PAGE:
Ten Keyboard Shortcuts Every Historian Should Know

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You’re sitting uncomfortably in the audience at a conference waiting for the presenter to begin. They’ve finally loaded up their PowerPoint file from an old USB flash drive and all that’s left is to set it into presentation mode. They click around aimlessly on the screen trying button after button to no avail. Inside your head you’re shouting, “F5! F5! For the love of god, F5!”

This blog post is for you.*

10. CTRL+shift+e: Toggle Track Changes in Microsoft Word

Whether you’re editing the work of students, colleagues, or your own writing, Microsoft Word’s Track Changes feature is a long-time function used by many historians. Did you know you can easily turn it on and off with this simple keyboard shortcut?

9. CTRL+f: Find on page

Handy for nearly any application with text, this keyboard shortcut can help you find that passage you were looking for and even assist in catching plagiarism!

8. CTRL+tab/CTRL+shift+tab: Cycle back and forth among tabs in a browser

Are you the kind of person with dozens of tabs open in your web browser at any given time? Use this nifty combo of keys to dance back and forth through your tabs with ease. Impress your friends with your tabbing dexterity as you quickly switch from writing an email to checking the New York Times to ordering a new book on Amazon.

7. CTRL+t: Open new tab

Again, you tab maniacs will love this shortcut. Pop out new tabs faster than ever with this one. And if you accidentally close a favourite tab, just hit CTRL+shift+t to re-open it right away.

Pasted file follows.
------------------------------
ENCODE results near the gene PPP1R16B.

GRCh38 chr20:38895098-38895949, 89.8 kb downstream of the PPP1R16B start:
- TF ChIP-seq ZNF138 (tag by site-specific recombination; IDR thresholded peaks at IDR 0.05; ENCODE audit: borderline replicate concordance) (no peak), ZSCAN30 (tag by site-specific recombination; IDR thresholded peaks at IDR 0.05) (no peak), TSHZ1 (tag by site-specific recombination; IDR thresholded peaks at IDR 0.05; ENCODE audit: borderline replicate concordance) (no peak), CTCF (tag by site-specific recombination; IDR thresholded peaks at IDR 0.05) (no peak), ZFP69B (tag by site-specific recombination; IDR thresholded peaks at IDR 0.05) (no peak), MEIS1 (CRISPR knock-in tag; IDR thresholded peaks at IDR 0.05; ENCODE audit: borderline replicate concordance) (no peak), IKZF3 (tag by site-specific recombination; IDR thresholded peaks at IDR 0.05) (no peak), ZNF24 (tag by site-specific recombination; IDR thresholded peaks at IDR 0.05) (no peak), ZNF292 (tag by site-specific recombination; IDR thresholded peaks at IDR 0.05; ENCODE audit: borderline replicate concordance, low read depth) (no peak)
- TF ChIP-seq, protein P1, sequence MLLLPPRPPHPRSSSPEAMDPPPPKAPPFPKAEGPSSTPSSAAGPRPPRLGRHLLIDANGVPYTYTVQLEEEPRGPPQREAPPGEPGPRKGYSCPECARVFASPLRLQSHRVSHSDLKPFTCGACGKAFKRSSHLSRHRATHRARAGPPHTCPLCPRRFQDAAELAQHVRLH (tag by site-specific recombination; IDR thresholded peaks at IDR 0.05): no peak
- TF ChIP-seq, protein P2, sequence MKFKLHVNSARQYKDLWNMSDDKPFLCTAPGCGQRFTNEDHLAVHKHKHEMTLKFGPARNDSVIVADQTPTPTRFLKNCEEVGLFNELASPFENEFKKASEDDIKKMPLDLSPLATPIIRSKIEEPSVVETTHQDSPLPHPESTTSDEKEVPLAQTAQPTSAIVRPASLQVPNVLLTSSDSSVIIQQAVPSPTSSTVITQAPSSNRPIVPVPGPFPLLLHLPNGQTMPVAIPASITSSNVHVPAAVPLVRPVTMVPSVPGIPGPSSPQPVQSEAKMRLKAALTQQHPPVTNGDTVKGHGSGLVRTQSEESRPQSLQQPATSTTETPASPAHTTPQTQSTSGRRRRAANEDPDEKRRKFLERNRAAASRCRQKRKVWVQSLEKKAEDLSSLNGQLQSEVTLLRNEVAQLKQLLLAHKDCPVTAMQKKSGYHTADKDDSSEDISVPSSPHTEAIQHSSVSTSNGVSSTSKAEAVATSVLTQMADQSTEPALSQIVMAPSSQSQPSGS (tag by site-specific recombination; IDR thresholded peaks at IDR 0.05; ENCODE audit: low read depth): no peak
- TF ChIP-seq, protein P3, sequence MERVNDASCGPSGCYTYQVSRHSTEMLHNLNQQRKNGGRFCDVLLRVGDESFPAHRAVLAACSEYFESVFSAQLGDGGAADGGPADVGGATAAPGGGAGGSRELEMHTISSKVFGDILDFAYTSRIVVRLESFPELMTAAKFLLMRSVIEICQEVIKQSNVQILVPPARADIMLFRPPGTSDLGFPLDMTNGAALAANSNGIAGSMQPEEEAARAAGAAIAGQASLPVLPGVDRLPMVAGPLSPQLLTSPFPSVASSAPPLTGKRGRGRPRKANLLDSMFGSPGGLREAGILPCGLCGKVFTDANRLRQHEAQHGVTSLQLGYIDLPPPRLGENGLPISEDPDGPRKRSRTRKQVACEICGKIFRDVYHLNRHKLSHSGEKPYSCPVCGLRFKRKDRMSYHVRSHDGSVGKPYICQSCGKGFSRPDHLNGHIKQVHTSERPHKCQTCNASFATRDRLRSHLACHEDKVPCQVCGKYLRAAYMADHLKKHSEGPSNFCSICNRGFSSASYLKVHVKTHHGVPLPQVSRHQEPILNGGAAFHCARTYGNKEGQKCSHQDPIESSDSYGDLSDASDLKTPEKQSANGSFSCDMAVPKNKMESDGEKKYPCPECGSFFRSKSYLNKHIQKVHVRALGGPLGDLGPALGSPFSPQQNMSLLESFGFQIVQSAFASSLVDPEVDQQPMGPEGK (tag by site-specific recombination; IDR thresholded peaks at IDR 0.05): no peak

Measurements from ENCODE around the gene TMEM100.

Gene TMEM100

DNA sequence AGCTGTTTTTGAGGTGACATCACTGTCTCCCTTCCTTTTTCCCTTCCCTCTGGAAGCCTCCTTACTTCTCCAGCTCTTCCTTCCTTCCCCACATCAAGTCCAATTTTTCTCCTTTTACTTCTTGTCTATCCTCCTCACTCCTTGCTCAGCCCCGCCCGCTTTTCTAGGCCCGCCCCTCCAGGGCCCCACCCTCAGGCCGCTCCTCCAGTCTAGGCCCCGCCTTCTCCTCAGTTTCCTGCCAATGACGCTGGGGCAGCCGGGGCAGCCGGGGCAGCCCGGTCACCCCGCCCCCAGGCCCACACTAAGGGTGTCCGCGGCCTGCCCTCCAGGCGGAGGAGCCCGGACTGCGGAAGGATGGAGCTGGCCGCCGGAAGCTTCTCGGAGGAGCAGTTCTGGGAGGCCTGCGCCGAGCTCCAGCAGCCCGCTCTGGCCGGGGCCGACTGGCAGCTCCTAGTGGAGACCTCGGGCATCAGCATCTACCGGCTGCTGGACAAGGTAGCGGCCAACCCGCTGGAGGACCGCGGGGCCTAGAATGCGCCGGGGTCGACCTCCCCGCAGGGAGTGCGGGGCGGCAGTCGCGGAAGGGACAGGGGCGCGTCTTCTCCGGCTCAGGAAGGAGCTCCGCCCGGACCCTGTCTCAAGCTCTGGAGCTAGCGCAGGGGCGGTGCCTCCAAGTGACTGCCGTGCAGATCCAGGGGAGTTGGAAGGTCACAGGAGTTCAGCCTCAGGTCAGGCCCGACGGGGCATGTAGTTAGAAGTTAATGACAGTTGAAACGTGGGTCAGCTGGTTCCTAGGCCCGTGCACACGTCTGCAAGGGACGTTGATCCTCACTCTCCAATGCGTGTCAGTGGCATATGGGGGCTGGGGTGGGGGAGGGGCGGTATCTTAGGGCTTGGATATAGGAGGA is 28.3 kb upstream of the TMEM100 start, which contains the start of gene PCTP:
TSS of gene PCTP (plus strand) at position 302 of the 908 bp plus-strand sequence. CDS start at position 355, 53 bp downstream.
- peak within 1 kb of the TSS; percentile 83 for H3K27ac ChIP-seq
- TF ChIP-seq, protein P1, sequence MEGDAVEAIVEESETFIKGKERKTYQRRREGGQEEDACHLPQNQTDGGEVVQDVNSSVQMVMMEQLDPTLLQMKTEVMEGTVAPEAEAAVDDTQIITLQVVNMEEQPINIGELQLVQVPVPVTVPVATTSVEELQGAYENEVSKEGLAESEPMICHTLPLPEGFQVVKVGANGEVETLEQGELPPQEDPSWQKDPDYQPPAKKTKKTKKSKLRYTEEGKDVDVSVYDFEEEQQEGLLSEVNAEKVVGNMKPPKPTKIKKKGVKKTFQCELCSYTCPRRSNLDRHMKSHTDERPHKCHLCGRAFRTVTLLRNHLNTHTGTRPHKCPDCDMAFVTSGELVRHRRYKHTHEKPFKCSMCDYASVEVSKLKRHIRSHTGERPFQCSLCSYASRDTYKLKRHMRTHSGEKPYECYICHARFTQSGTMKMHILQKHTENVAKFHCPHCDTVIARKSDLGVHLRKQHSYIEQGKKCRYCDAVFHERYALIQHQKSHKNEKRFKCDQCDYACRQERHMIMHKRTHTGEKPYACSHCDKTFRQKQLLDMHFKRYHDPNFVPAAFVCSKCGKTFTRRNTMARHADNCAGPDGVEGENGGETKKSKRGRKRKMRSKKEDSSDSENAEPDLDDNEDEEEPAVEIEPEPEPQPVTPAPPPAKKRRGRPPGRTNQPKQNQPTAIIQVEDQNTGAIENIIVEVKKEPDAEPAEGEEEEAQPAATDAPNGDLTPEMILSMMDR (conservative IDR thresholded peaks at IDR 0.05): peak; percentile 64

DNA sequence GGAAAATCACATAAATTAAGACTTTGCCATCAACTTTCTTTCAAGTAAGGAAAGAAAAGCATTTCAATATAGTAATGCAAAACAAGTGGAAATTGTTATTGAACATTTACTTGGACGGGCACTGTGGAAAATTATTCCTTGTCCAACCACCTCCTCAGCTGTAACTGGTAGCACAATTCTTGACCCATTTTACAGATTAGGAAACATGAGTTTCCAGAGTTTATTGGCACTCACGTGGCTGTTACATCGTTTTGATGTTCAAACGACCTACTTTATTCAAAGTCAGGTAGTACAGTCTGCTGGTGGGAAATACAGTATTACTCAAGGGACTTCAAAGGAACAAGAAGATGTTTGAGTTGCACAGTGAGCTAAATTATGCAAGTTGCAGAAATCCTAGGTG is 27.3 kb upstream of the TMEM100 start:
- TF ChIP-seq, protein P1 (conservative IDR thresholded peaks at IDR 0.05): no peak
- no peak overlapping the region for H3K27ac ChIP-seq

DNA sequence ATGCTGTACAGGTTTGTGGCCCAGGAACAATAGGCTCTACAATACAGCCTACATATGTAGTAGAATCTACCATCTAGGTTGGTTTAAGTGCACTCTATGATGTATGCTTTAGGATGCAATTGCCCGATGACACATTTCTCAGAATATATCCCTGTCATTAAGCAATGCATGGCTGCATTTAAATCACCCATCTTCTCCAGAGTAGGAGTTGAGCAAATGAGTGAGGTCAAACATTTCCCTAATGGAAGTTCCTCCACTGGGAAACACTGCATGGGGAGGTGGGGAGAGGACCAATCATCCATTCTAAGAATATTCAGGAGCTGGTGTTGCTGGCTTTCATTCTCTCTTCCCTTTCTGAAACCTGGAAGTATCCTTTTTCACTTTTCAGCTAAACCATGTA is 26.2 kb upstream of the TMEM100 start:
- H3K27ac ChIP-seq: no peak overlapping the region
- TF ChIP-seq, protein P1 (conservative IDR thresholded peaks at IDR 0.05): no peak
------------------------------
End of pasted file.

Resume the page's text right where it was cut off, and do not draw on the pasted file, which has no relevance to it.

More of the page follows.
6. CTRL+b/i/u: bold/italics/underline

If you’re the type of person who needs to get your point across with emphasis, try these shortcuts out. They are the holy trinity of text formatting!

5. CTRL+z: Undo

Oopsie! We all make mistakes, but with some deft keystrokes we can magically undo it all. Nothing lasts forever.

4. CTRL+a: Select all

All together now! Whether it’s text, a list of files, or than jumble on junk scattered across your desktop, this keyboard shortcut is an oldie but a goodie. Scoop up everything in one quick command and do as you please.

3. CTRL+c/v: Copy and paste

The dynamic duo of copy and paste are friends to every historian. Whether we are rearranging some paragraphs in a manuscript or pulling a quote into a lecture, these two trusty pals have had our collective backs for decades.

2. Alt+tab: Switch to previous application

Alt+tab is mana from heaven for the multi-tasker. Have you ever wanted to show a YouTube video during a class while you’re in the middle of a PowerPoint presentation? Swap back and forth with one-handed ease and grace.

1. F5: PowerPoint presentation mode

If you take nothing else from this cheeky post, please take this. Launch your presentations calmly without breaking a sweat as god intended. Dazzle your colleagues and nail that next conference presentation with this one simple shortcut. Using Adobe Reader instead? No worries. It’s CTRL+L.

The truth is, however you use your computer to get your work done is just fine, whether you use keyboard shortcuts or not. Given how much of our work happens with keyboards and screens, I hope you find one or two new tricks with this list.

There are dozens and dozens of keyboard shortcuts that historians use everyday. Some are specific to certain operating systems. Some are specific to certain applications. I’d love to read about your favourite keyboard shortcuts and learn a trick or two. Post them in the comments below.

*For MacOS users, you can substitute CTRL for CMD in most cases.

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